A friend, in the midst of whining about her middle class parents losing a big portion of retirement in the stock market proposes that these greedy companies should have to pay more taxes. She goes on to say that if I don’t support taxing the rich and big companies in order to giver her family a tax cut then that means I don’t want her family to get some money back. I try to explain to her that by investing in the stock market her parents essentially are big business by owning it- and that taxing big business would keep the business from making more money, and thus keep the stock prices down, and thus indirectly be a tax on her parents retirement fund. She doesn’t get it.

Lewis November 12, 2008 at 1:27 am

Federal Education Department vs NEA and low test scores

Labor Department vs %10 unemployment

Interior Department vs $200 per barrel of oil

Federal Reserve vs Undeclared War

chris November 12, 2008 at 4:34 am

how about:
free health care vs. poor old people/children?
or
anarchy vs. orderly,safe, and prosperous civilization,
energy independence vs. middle east terrorist,
war on drugs vs. helpless children
welfare vs. poor minorities
oil prices vs. inflation
price controls vs. mass poverty
wage controls vs. mass poverty
economic aid vs. starving, poor Africa.
economic barriers vs. dictators
u.s government vs. all evil in the world
job creation/job security vs. free trade/markets
and last but not least: Canada vs. u.s.

chris November 12, 2008 at 4:34 am

how about:
free health care vs. poor old people/children?
or
anarchy vs. orderly,safe, and prosperous civilization,
energy independence vs. middle east terrorist,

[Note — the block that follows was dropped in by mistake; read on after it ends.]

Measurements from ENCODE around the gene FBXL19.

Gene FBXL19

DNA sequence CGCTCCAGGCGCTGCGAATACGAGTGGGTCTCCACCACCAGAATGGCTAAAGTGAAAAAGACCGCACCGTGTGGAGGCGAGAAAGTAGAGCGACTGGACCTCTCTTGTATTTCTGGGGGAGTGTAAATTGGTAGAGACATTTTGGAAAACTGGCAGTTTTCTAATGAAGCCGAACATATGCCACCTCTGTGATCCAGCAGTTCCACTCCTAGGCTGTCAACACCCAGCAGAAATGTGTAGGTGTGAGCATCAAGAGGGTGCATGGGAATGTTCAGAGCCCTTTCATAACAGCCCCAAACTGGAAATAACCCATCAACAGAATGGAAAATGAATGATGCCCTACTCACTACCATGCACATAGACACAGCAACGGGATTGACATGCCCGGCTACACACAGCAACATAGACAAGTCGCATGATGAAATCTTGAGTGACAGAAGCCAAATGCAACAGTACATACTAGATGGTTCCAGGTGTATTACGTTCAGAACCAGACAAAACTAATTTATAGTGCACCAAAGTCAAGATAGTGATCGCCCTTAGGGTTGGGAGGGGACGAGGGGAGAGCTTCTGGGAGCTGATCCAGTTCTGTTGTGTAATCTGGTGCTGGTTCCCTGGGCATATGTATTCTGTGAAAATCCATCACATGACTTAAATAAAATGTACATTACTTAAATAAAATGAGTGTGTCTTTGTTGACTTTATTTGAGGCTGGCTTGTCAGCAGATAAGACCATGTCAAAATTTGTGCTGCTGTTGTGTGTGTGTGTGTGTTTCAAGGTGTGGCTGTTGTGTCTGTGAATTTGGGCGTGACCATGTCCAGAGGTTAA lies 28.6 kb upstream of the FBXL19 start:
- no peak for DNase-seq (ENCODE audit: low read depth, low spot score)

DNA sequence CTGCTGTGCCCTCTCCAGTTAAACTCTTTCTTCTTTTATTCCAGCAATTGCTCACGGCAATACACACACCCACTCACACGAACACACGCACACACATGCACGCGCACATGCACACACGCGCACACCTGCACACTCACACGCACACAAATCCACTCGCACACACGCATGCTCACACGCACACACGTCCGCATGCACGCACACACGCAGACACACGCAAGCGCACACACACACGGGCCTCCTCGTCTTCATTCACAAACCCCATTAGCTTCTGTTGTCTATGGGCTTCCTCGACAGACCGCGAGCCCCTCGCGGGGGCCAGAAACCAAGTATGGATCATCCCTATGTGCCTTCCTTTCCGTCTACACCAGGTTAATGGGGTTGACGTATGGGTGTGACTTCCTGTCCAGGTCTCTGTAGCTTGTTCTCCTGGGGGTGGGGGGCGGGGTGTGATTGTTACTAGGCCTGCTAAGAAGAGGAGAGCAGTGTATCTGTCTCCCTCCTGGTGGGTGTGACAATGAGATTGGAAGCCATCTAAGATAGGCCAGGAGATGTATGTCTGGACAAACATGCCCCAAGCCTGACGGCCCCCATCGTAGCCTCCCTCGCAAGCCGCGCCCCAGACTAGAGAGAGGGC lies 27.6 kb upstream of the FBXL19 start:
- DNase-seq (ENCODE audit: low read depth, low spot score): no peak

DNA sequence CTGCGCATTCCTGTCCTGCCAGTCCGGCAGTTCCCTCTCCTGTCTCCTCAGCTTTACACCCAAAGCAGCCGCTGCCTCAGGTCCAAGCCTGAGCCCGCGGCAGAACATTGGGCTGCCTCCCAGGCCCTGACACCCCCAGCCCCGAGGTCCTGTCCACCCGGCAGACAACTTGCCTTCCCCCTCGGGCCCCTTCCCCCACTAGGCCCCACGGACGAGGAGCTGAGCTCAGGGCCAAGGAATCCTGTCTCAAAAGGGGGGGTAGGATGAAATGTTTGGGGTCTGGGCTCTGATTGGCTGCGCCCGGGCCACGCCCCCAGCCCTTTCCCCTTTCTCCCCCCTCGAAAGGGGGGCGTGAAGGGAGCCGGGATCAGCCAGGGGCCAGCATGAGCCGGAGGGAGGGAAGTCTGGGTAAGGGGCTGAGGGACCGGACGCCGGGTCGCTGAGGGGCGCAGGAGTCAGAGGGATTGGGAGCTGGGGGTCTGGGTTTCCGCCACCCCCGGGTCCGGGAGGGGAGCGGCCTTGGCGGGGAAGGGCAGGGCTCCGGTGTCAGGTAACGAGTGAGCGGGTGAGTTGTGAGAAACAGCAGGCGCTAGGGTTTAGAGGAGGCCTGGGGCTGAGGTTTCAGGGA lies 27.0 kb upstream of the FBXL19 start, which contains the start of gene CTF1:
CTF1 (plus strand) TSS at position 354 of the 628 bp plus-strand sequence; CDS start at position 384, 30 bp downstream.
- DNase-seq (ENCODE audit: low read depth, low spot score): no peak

war on drugs vs. helpless children
welfare vs. poor minorities
oil prices vs. inflation
price controls vs. mass poverty
wage controls vs. mass poverty
economic aid vs. starving, poor Africa.
economic barriers vs. dictators
u.s government vs. all evil in the world
job creation/job security vs. free trade/markets
and last but not least: Canada vs. u.s.

Gil November 12, 2008 at 5:43 am

Libertarianism vs. Communism?

Actually whenever someone gets told “there’s no third way” they’re getting whacked with a False Dichotomy.

Pat November 12, 2008 at 7:32 am

“taxing big business vs taxing the middle class”

Slate, you could also add that businesses do not get taxed, its customers do.

maera November 12, 2008 at 11:05 am

Gil : “Libertarianism vs. Communism?

Actually whenever someone gets told “there’s no third way” they’re getting whacked with a False Dichotomy.”

Don’t worry, Gil, I’ve no doubt many “libertarians” are part of this 3rd rail. In theory, libertarianism, sounds like the perfect way to allow probablitity, human drives and the market to order society. But it’s all too easy to enter such a self-directed system and distort or disrupt it.

Which brings me to another false dichotomy:

libertarianism vs respect for your enemy’s right to privacy

You can’t expect people to restrain their urges to violate other people’s rights when there are no repercussions for doing so. The anarchy created by small groups who just expect each other to behave in a moral, principled manner will devolve into factions then fascism.